Editor’s note and update: This article originally appeared on n2rac.com in August 2018. I have again become active on digital radio, particularly DMR and C4FM. I am usually listening in at BrandMeister Talkgroup 51518, which is crosslinked to the YSF network and the DX1ARM System Fusion repeater in Metro Manila. I will need to write another article that explores the world of DMR and crosslinked systems for hams.
Planning to go digital? Here are some considerations
I have often been asked about the benefits and disadvantages of digital radio, having been one of the relatively early adopters of at least one digital standard in the Philippines (C4FM). My answer is, usually, “it depends” and that “there is no short answer.”
To start with, I am a bit ambivalent about the new digital modes. Digital radio, by definition, is actually not new, as the earlier generations had actually utilized digital in some form. In fact, even Continuous Wave and Morse Code can be considered digital, if you count the dots, dashes and empty spaces as “digits”. There were RTTY, PSK, PAKTOR, etc. Any form of modulation that utilized digits instead of voice can be considered a digital means of modulation.
Now let’s focus on the newer kinds of digital modes, such as C4FM, DMR, D*Star, etc. The question is often whether it’s worth it to take the plunge and upgrade. Again my answer is “it depends.”
You need to ask yourself a few questions first:
- What is your main goal with upgrading to digital? Is it for better clarity? Do you want to make contacts across the globe via internet linkages?
- Do you have access to internet links, such as a node (Wires-X, DMR, etc.) or a hotspot (dv4mini, openspot, nanospot, etc)?
- Are you interested or willing to setup such internet linkages should there be no other option?
- Have you considered the cost of these devices? It’s not just the radio itself, but you might need to acquire additional gear like a hotspot, and a reliable internet connection.
- What about the community? C4FM seems to be popular, but there is a resurgence of DMR among the amateur community in the Philippines
- Consider differing standards — each standard or brand comes with its own digital modulation standard/scheme, and they all differ in the way you connect across the network. Each standard works only within the same network, unless there are crosslinks at some point.
In my opinion, “clarity” should not be the main consideration when going digital. Sure, you are assured of 100% great quality audio until a certain point in signal fade. But that’s also something you get with other channels or modes of communication, depending on the codec — say on Skype, Zello, TeamSpeak, Echolink, etc.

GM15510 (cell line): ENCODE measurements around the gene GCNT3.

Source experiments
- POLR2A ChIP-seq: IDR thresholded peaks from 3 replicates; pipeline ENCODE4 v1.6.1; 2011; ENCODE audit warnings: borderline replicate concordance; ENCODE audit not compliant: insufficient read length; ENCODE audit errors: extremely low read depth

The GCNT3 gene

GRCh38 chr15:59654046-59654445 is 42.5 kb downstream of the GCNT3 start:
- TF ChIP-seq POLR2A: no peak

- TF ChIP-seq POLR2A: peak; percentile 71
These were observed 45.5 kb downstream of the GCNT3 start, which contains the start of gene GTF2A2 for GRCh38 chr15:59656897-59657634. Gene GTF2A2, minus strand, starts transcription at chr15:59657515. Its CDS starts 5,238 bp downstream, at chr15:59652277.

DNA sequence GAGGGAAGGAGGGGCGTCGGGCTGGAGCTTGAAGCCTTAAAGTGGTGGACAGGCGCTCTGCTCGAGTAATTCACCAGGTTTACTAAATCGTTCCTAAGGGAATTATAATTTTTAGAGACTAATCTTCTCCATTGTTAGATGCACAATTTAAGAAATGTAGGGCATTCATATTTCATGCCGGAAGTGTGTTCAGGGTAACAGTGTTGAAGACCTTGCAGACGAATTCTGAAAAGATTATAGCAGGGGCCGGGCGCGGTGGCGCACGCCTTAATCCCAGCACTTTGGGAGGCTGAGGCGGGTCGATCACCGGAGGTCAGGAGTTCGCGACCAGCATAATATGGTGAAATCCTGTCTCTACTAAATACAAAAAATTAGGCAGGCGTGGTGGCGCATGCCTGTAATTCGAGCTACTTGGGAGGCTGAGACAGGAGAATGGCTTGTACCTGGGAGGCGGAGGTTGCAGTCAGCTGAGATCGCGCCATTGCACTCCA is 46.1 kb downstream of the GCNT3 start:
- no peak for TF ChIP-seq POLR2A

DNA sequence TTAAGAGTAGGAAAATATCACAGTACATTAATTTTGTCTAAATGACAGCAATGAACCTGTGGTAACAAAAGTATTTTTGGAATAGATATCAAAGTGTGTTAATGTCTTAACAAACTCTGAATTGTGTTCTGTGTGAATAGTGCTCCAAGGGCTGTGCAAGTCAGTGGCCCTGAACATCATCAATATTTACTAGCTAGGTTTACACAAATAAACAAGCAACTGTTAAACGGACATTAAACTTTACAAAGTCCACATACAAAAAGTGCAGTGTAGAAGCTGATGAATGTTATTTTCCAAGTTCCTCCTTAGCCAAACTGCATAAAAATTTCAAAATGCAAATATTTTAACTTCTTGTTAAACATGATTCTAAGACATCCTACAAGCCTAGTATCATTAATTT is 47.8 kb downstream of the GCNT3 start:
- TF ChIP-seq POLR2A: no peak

In addition, there is a marked difference between digital and analog audio not just in terms of quality, but in terms of how our brain perceives the sound. It is, again, subjective. But many audiophiles appreciate the noise that comes with analog audio. There is character, and there is a certain feel to audio that is real and not just a product of ones and zeros. In fact, some sound engineers deliberately add some noise to song recordings (think of Maroon 5’s “She Will be Loved” for example).
Thus, at least for me, the “pure” and “crystal clear” audio sounds a bit unnatural, especially coming from a radio. When I talk on Zello or TeamSpeak, or a Network Radio, I would expect such. But when I am modulating on RF, I tend to think that some noise adds character. Besides, when you get a Q5 audio and S9 signal, it’s practically like you’re talking to a neighbor, but the voice is still markedly different from the robotic sound of C4FM.
That being said, I believe that it’s the network inter-linkages that will be beneficial here. As I have written before, digital modes enable us to QSO with faraway stations via the internet (by some opinion, just another form of “propagation”). And there are the added features, like APRS, GPS geo-location, text messaging, etc.
I have learned a lot in my involvement in Wires-X nets (technical net, international net), as well as my current involvement in Zello and IRN groups discussing “network radio”. By the end of 2017, I sold my FT2DR, FT70DR and dv4mini, however. I might still venture into DMR or perhaps again C4FM, but not in the foreseeable future.
So, when someone asks me about digital, my answer will be: It depends! But here are some considerations I have raised. You might have a few, and you might have read some opinions. Please do share and be part of the discussion.